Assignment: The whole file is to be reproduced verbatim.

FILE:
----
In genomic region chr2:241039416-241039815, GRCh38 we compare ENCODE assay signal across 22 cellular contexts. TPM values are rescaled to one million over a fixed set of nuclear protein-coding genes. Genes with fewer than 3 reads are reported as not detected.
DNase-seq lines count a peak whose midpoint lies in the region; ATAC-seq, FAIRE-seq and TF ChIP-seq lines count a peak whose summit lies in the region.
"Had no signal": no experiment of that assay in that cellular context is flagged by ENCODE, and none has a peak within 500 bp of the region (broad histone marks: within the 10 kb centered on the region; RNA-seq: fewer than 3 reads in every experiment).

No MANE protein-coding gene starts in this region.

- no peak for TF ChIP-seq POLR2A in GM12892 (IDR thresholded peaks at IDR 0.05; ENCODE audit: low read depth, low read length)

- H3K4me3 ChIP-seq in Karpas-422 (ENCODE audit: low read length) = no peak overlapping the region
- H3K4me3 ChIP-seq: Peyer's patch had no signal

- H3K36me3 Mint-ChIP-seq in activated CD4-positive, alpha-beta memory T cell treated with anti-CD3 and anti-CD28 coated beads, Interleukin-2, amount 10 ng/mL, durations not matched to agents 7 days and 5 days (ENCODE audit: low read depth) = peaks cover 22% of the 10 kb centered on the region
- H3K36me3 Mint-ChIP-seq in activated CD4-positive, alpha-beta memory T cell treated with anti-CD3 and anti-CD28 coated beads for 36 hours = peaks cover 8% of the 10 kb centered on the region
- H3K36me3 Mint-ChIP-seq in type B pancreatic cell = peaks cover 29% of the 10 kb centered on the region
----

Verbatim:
In genomic region chr2:241039416-241039815, GRCh38 we compare ENCODE assay signal across 22 cellular contexts. TPM values are rescaled to one million over a fixed set of nuclear protein-coding genes. Genes with fewer than 3 reads are reported as not detected.
DNase-seq lines count a peak whose midpoint lies in the region; ATAC-seq, FAIRE-seq and TF ChIP-seq lines count a peak whose summit lies in the region.
"Had no signal": no experiment of that assay in that cellular context is flagged by ENCODE, and none has a peak within 500 bp of the region (broad histone marks: within the 10 kb centered on the region; RNA-seq: fewer than 3 reads in every experiment).

No MANE protein-coding gene starts in this region.

- no peak for TF ChIP-seq POLR2A in GM12892 (IDR thresholded peaks at IDR 0.05; ENCODE audit: low read depth, low read length)

- H3K4me3 ChIP-seq in Karpas-422 (ENCODE audit: low read length) = no peak overlapping the region
- H3K4me3 ChIP-seq: Peyer's patch had no signal

- H3K36me3 Mint-ChIP-seq in activated CD4-positive, alpha-beta memory T cell treated with anti-CD3 and anti-CD28 coated beads, Interleukin-2, amount 10 ng/mL, durations not matched to agents 7 days and 5 days (ENCODE audit: low read depth) = peaks cover 22% of the 10 kb centered on the region
- H3K36me3 Mint-ChIP-seq in activated CD4-positive, alpha-beta memory T cell treated with anti-CD3 and anti-CD28 coated beads for 36 hours = peaks cover 8% of the 10 kb centered on the region
- H3K36me3 Mint-ChIP-seq in type B pancreatic cell = peaks cover 29% of the 10 kb centered on the region